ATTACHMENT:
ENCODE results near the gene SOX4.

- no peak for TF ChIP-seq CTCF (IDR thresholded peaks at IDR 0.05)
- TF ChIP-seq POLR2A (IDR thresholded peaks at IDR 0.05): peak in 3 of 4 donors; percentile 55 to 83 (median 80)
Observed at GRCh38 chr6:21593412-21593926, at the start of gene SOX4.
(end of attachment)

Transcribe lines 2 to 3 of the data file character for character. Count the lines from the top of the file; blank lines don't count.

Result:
- no peak for TF ChIP-seq CTCF (IDR thresholded peaks at IDR 0.05)
- TF ChIP-seq POLR2A (IDR thresholded peaks at IDR 0.05): peak in 3 of 4 donors; percentile 55 to 83 (median 80)